As I begin typing today’s post, it’s 6:30am. The dogs have been walked, fed and medicated. I’m on my second cup of coffee, listening to rain pound on Ernie’s roof. The forecast tells me that it won’t let up ’til around noon.
That’s fine — knock wood, the bus is doing its job of keeping us dry and warm.
With some quiet time (Deb’s still in bed) I looked back at some of the bars we’ve set since May. Other travelers climb much higher and venture much farther, of course, but I don’t care — this is a chronicle, not a contest. So this morning I’ll update our personal catalog of extremes, beginning with elevation.
- Starting elevation: 828 feet (Second Chance Ranch, Ohio)
- Current elevation: 1,176 feet (Harrison, Arkansas)
- Lowest elevation: 415 feet (Cotter, Arkansas)
- Highest elevation (bus): 6,420 feet (Homestake, Montana)
- Highest elevation (Jeep): 5,389 feet (Lead, South Dakota)
- Lowest campsite: 437 feet (Flippin, Arkansas)
- Highest campsite: 4,840 feet (Deadwood, South Dakota)
I was surprised to discover that a couple of our campsites were as low as they are — 510 feet on Joe Pool Lake in Grand Prairie, Texas and 437 feet on the White River in Flippin, Arkansas. Over a vertical mile separates them from our Rocky Mountain High in Montana.
Now, how far have we pushed the four points of the compass?
- Eastern extreme: 82.6818383126853° W (at a truck stop near Carroll, Ohio, in the bus)
- Southern extreme: 29.55448291554802° N (exiting Loop 1604 outside San Antonio, Texas, in the bus)
- Western extreme: 114.37528279027329° W (on the Kintla Lake Road above the North Fork of the Flathead River, 2.1 miles southwest of Kintla Lake, in the Jeep)
- Northern extreme: 48.93592041071417° N (near the end of the Kintla Lake Road, 4.5 miles due south of the Canadian border, in the Jeep)
To complete that picture, the farthest west the bus has traveled is 114.24605422787798° W (Columbia Falls, Montana), reaching its northern extreme at 48.49714525195653° N (West Glacier, Montana). The Jeep, which didn’t join us ’til the end of June, has rolled under its own power south to 36.018931692384896° N (Ponca, Arkansas) and east to 92.32854030965795° W (Mountain Home, Arkansas).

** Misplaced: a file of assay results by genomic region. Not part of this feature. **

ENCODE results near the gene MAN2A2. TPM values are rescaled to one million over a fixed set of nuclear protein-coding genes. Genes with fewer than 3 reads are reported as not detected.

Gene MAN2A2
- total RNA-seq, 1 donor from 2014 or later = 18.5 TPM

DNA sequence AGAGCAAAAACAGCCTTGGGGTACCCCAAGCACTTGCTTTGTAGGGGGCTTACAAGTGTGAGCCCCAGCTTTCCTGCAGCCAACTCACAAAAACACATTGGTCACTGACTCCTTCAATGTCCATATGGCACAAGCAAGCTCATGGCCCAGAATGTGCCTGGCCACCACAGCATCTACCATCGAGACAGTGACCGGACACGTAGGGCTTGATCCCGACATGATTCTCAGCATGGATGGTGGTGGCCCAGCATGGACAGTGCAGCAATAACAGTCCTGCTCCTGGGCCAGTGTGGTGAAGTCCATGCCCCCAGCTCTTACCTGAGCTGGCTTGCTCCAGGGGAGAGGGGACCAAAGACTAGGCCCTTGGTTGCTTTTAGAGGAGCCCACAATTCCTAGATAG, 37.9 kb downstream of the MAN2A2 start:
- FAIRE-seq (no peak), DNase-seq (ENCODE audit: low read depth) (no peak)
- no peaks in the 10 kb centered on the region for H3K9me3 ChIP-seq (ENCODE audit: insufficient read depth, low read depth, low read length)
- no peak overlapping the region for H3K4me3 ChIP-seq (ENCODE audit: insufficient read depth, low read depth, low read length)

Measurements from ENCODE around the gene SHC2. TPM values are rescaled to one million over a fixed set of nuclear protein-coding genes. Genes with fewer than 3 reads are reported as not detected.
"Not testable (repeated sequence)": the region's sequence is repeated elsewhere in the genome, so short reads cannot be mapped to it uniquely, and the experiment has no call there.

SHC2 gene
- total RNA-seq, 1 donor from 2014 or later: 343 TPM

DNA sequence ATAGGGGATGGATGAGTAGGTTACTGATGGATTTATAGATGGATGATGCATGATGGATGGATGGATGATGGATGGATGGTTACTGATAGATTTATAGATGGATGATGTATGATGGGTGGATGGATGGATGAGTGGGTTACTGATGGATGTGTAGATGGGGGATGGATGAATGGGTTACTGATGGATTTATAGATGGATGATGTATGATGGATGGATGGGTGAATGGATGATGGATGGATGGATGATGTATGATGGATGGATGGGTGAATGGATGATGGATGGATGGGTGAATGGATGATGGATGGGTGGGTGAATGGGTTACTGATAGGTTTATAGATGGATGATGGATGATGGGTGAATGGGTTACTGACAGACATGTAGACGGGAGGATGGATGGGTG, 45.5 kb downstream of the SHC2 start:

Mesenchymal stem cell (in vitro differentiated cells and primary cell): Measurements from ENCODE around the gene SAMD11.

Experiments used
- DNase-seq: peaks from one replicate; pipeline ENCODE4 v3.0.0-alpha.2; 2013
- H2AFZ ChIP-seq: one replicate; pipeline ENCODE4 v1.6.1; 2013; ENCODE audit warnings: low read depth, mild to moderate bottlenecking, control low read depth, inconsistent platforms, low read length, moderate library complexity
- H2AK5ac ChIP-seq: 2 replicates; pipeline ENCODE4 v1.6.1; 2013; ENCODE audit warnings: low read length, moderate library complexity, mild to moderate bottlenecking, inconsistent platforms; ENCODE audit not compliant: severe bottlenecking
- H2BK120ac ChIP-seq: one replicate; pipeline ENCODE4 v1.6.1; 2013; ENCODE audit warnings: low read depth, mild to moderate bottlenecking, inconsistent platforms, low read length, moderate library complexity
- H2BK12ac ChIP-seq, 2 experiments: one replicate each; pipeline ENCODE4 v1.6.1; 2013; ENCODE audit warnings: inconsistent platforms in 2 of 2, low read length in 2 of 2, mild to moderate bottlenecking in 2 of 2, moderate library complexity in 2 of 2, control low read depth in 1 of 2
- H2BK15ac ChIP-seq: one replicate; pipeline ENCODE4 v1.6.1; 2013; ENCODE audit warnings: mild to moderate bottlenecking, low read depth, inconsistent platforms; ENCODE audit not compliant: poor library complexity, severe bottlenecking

And for the record, we climbed past 5,000 feet more than two dozen times in our travels, twice crossing the Continental Divide: Homestake Pass (6,329 feet, Interstate 90) on September 1st; and Marias Pass (5,213 feet, US Route 2) on September 16th.
I also figured out that we spent more time on I-90 than on any other single highway — Ernie and Mercy logged about 2,400 miles (combined) on that road alone. In September, however, we went 15 calendar days and four travel days without seeing an Interstate highway. The Ernie-Mercy rig also did three other travel days entirely off the Interstates.
Such things fascinate me, taking over my thoughts from time to time. But that’s all for today.
Picking this up now later in the morning, and damn, it’s soggy here. Back in the spring we had a long stretch of wet weather during our first visit to Arkansas, both at this campground and a couple east of here, but I don’t remember it being as persistent as this.
Deb and I did have our anniversary dinner yesterday. DeVito’s wasn’t busy when we arrived, so we got a table by the window with a view of the trout farm across the road. The meal, of course, was outstanding — steak for her, Italian for me.
Best of all was the quiet conversation. It felt good to be still. We reflected on the road we’ve traveled — the last five-and-a-half months and the 15 years since our wedding day.
We’ve come a long way. Only the two of us know just how far.
Beginning tomorrow we’ll assume the role of hosts. Friends we camped with at that low spot in Grand Prairie are rolling in to spend several days here on their way home to Texas. Then a week from today our boys will show up, accompanied by their ladies, and will be here through next weekend.
Today we fluffed up the bus a bit more. We made a quick dash for groceries and supplies. Once our guests arrive in The Ozarks we’ll show off our favorite places and suggest a few more worth exploring — we won’t be relentless entertainers any more than we expect to be relentlessly entertained.
It should be fun. And when we bid our visiting friends and family good-bye we’ll still be here, waiting for autumn to show its colors — the blush and the glow, a nip in the morning air.
This evening, in the wake of the front that brought rain, it’s windy and downright chilly — mid-50s, expected to drop another ten degrees by sunup. Fall is here.
So are we.
Take care of yourselves, Patriots. Stay calm. Stay sharp. Stay free.
(Today’s header image: Following the southern boundary of Glacier Park on US Route 2, September 16th.)